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Australia announces $20 million for video game industry

Australia will invest $20 million over three years in the video game industry through an Interactive Games Fund, the Commonwealth announced today.

"This fund will assist the sector to reclaim their competitive advantage and support the development of games in Australia, investing in the intellectual property of our creative businesses to give them a stronger position internationally," arts minister Simon Crean said today at the 2012 Screen Producers Association of Australia conference.

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"If we do it properly, treat it as a down payment, because there's much to be done into the future," Crean said.

Screen Australia will administer the Interactive Games Fund and report on its impact, Crean said. A decision on how to distribute the grant money will be made next year and the first distribution will happen by the end of the financial year, he said.

States are also investing in games. Last month, New South Wales announced a $291,000 investment in four digital media projects using funding from Screen NSW's $3 million Interactive Media Fund.

The investment represents a recognition by the government of a growing video game industry in Australia, said Crean.

"The gaming sector is in many ways the natural extension of film -- with the interactive dimension," said Crean. "The sector is a major employer and local start-up companies like Melbourne-based Voxel Agents have seen its Train Conductor series downloaded more than 5 million times."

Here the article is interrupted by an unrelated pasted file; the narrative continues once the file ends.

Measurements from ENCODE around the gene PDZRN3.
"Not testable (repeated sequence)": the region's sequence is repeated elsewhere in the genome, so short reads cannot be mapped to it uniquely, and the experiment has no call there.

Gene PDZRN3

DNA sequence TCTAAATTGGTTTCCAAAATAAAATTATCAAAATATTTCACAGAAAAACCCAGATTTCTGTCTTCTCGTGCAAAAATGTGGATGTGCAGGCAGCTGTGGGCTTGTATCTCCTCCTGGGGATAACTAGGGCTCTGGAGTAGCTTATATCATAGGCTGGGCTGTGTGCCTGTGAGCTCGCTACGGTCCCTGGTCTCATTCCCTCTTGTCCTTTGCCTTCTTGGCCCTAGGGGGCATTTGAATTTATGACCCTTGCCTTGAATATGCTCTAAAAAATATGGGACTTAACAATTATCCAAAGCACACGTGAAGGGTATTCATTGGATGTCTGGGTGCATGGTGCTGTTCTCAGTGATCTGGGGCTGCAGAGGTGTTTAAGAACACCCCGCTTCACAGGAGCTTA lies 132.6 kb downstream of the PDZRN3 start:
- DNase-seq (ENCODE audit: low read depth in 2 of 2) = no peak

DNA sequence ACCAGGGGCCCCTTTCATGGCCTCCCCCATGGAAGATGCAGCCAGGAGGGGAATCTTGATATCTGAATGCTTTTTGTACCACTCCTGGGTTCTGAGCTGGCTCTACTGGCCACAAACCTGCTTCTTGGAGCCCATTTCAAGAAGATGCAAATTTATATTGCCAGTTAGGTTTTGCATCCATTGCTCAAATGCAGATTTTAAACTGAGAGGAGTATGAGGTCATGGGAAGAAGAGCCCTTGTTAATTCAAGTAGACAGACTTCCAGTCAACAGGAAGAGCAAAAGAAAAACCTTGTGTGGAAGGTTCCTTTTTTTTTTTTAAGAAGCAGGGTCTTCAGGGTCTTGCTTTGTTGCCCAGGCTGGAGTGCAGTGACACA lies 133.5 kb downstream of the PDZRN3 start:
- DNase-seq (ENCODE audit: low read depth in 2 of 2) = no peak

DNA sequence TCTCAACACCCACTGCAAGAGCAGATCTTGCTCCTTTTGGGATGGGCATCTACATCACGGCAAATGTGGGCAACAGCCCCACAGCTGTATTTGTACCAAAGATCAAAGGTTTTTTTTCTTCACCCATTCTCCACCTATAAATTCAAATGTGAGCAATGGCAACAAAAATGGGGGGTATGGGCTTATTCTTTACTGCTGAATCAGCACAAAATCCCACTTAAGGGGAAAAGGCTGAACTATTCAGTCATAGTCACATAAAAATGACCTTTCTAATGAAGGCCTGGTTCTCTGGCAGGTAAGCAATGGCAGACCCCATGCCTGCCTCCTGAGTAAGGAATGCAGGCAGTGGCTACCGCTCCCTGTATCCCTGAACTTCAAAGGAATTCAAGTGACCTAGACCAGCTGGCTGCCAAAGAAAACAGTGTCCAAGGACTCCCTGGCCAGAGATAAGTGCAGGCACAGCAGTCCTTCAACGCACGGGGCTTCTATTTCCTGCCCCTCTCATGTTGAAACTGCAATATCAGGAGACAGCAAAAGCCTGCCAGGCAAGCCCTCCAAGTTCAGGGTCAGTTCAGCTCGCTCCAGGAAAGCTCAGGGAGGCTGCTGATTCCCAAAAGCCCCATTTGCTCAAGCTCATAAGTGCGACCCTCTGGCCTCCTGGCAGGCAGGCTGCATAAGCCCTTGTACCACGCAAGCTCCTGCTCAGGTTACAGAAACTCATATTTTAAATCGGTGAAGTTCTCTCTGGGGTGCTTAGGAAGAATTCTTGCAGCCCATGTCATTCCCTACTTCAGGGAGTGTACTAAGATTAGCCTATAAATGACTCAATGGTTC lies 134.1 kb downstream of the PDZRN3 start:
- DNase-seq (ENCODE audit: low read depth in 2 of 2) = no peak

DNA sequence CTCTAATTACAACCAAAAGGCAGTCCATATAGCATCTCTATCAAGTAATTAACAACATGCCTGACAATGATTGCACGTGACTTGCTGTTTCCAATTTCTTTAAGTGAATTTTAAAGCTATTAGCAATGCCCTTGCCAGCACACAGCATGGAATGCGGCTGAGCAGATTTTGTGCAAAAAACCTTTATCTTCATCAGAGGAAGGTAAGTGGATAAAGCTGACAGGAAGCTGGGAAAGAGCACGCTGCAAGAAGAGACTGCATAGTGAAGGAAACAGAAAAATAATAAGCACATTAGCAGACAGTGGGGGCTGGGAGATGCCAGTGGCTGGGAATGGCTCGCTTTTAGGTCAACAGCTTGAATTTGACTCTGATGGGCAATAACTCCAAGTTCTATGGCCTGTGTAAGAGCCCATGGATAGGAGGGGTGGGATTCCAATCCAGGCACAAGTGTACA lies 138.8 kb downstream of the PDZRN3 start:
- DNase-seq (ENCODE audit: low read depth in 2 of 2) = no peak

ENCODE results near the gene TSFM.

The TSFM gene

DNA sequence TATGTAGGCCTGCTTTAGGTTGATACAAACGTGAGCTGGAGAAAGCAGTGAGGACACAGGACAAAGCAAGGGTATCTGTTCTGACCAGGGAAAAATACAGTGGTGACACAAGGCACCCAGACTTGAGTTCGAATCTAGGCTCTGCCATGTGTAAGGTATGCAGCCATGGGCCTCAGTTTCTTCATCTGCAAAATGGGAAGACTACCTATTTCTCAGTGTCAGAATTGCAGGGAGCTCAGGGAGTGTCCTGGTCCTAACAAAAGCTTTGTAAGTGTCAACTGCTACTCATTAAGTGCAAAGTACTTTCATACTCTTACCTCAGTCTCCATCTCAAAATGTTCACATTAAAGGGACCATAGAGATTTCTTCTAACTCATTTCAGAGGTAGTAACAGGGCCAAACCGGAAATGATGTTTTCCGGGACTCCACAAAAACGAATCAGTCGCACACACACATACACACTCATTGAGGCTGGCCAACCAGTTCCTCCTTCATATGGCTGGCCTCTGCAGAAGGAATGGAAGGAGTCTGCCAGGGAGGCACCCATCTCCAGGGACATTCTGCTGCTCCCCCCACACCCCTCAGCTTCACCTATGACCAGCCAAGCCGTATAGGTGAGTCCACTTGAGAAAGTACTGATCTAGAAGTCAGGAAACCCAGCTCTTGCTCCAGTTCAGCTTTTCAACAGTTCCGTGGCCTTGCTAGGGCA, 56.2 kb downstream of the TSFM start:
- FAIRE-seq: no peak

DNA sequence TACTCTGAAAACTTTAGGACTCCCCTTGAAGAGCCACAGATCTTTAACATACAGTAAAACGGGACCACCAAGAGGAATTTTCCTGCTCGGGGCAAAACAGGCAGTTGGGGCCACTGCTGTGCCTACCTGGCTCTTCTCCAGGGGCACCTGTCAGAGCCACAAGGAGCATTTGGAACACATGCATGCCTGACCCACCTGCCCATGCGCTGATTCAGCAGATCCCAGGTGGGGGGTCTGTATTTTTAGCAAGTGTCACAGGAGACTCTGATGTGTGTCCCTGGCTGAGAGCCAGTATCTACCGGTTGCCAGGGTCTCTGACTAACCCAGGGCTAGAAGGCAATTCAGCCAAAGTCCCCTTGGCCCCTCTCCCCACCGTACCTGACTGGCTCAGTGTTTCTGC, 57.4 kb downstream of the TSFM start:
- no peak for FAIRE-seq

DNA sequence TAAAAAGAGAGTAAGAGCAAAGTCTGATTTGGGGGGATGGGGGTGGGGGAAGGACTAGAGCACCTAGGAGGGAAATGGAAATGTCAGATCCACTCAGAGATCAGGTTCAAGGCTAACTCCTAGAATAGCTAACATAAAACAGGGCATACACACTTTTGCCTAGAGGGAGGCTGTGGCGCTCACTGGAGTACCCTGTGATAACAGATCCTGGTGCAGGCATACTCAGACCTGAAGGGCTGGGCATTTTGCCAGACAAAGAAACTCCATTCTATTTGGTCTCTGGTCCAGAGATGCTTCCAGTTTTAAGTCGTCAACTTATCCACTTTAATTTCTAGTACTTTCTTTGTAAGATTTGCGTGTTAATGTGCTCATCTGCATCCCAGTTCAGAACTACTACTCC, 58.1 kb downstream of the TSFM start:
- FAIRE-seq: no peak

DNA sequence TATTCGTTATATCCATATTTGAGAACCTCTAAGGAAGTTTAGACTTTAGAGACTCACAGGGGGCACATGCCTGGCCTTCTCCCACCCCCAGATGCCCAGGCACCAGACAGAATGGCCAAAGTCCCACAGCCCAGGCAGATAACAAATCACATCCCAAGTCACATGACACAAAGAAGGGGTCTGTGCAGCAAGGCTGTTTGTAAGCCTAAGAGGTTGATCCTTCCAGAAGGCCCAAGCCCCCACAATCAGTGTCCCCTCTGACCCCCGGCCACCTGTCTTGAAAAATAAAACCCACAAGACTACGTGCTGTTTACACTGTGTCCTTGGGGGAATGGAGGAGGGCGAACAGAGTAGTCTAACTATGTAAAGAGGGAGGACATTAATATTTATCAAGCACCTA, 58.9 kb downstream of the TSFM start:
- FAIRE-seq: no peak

"More established companies like Brisbane's Halfbrick Studios which now has offices in Sydney and San Francisco had its game Fruit Ninja downloaded over 300 million times," he said. "Major global publishers including EA, THQ, Take 2, Rockstar and SEGA have either owned or commissioned studios in Australia over the years."

However, the gaming industry also faces "a major market shift from big console-based package games distributed by retailers to digital distribution," Crean said.

In a radio interview on 3AW Mornings, Crean said that at first he didn't like the idea of a video game fund.

"I was quite dismissive of it," he said. "I thought they were just games people play but it's more than that.

"They're educational games, they're entertainment games, they're interactive games and they're smart applications that are being developed."

Follow Adam Bender on Twitter: @WatchAdam

Follow Computerworld Australia on Twitter: @ComputerworldAU, or take part in the Computerworld conversation on LinkedIn: Computerworld Australia


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